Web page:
Born In Bethlehem, Living In Our Hearts
No Burying the Faith
ERIC METAXAS — If you ever find yourself in Bethlehem of Judea, there’s one attraction you shouldn’t miss. First, you’d need to stoop low enough to pass through the four-foot-high Door of Humility. From there, you’d make your way down a spiraling stone staircase to find a small grotto in the bedrock lined with marble and adorned with luxurious tapestries. In the center of that little cave, attached to the floor, is a 14-pointed silver star and an inscription in Latin which reads, “Here Jesus Christ was born to the Virgin Mary.”
As you can imagine, the Church of the Nativity is a busy place these days. Over the course of a year, as many as 2 million visitors pass through this shrine to the birthplace of Jesus Christ. This wasn’t always the case, though. For over 200 years, from the 2nd to the 4th centuries, this grotto was intentionally obscured with the purpose of wiping it off the face of the earth. So how do we know that this now not-so-humble grotto is actually the birthplace of Christ? For that, we have a determined enemy of God to thank.
Beginning in 132 A.D., the Roman Emperor Hadrian quashed an insurrection from a would-be messiah, Bar-Kokhba. To prevent future revolts, Hadrian expelled all the Jews from Jerusalem and paganized Jewish and Christian holy sites in the area. He set up a temple to Venus on the site of the Holy Sepulcher and cleared out the grotto of the nativity in Bethlehem. And in its place, he built a shrine to Adonis.
But things didn’t turn out the way Hadrian intended. In his book, “In the Fullness of Time,” historian Paul L. Maier relates how the Church Father Origen visited the area in the early 200s and wrote, that “in Bethlehem the grotto was shown where Jesus was born… What was shown to me is familiar to everyone in the area. The heathen themselves tell anyone willing to listen that in the said grotto Jesus was born whom the Christians revere.”
As Dr. Maier notes, “Hadrian tried to desecrate the Jewish and Christian holy places in Palestine, but ironically, thereby preserved their identity.”
It wasn’t until the Emperor Constantine converted to Christianity that the area was fully redeemed from Hadrian’s sacrilege. Under the guidance of Constantine’s mother, Helena, the first Church of the Nativity was built in 339 A.D. and restored again in 553. It stands as the oldest continuously operating church in the world.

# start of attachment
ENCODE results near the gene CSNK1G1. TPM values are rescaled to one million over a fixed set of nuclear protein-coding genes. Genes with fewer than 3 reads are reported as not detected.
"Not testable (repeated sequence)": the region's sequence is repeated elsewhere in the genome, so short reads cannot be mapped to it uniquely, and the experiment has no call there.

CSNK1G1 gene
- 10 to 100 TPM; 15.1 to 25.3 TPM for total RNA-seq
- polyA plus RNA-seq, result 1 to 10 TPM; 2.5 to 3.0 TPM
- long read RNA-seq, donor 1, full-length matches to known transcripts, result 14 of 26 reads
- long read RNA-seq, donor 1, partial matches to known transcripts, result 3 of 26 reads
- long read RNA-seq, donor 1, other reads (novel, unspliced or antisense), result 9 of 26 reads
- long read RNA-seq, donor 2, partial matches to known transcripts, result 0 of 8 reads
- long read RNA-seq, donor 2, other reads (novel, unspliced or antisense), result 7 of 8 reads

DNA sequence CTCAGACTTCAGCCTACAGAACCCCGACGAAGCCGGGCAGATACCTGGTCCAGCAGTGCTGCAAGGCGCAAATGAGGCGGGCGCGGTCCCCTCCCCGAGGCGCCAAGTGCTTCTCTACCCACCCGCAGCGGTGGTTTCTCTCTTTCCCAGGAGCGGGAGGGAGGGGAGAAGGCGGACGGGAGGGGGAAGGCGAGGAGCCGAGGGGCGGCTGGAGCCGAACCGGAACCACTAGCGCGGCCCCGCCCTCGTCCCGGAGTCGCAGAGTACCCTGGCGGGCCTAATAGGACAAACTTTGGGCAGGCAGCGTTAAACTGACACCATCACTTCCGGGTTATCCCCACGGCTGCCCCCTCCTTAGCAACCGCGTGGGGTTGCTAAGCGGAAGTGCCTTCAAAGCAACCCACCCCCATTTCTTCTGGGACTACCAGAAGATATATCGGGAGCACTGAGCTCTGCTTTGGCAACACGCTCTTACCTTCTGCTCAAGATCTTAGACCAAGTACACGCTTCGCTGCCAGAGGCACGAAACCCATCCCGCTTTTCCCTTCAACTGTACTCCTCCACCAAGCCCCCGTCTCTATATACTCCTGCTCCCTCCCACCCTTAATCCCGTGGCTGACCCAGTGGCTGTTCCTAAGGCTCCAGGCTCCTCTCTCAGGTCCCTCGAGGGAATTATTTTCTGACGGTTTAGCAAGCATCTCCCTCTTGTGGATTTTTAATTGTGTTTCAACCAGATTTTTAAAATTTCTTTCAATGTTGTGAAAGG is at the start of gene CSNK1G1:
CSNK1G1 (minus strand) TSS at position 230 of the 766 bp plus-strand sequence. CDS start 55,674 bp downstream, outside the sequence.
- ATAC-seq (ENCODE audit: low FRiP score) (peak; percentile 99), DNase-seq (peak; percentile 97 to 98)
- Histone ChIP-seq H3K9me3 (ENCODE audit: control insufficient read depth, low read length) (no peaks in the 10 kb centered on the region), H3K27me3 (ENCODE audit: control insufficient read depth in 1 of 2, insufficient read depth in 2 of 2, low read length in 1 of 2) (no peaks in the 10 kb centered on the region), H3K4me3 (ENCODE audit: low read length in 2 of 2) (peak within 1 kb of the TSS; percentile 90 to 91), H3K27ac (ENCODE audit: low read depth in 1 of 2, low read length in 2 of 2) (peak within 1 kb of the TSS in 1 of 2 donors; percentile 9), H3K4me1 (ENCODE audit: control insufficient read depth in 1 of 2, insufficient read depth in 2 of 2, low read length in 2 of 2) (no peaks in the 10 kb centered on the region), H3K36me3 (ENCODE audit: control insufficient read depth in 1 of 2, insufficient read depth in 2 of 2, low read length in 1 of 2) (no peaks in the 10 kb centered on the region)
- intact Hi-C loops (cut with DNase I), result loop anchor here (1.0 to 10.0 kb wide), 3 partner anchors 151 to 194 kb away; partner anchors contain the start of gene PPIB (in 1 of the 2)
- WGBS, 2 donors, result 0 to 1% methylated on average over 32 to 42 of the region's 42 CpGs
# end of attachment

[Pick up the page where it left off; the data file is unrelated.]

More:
God At Work In History
I share this story because it’s worth remembering that all the would-be leaders who set themselves up against the living God find themselves, as we often hear today, on the wrong side of history. While our circumstances may indeed look grim at times, we can trust that God is working behind the scenes of present evil to bring forth even greater good and glory to Himself.
And I’ve got another reason for sharing this story. The same destructive impulses in Hadrian also threaten us today. The small “g” god used to “replace” Jesus in Bethlehem was Adonis, the youthful Greek god of beauty and desire. The parallel to modern Western culture seems ironic and obvious.
Sadly, we also see many working right now to destroy Christianity, be they secular materialists, radical Islamists, or others. That they believe they can destroy our faith only shows how they fundamentally misunderstand it.
God’s enemies seem to think that if they publicly ridicule us, deface a church, or worse — as is happening in many places around the world — that we’ll simply walk away from all we’ve been given. But we do not worship places, events, or good fortune, but a person, the Son of God — the Word made flesh. Our faith continues not only because it’s true, but because the Lord of the Universe lives within us. And no one can separate us from Him and His love.
In the Fullness of Time: A Historian Looks at Christmas, Easter, and the Early Church
Paul L. Maier | Kregel Publications | February 1998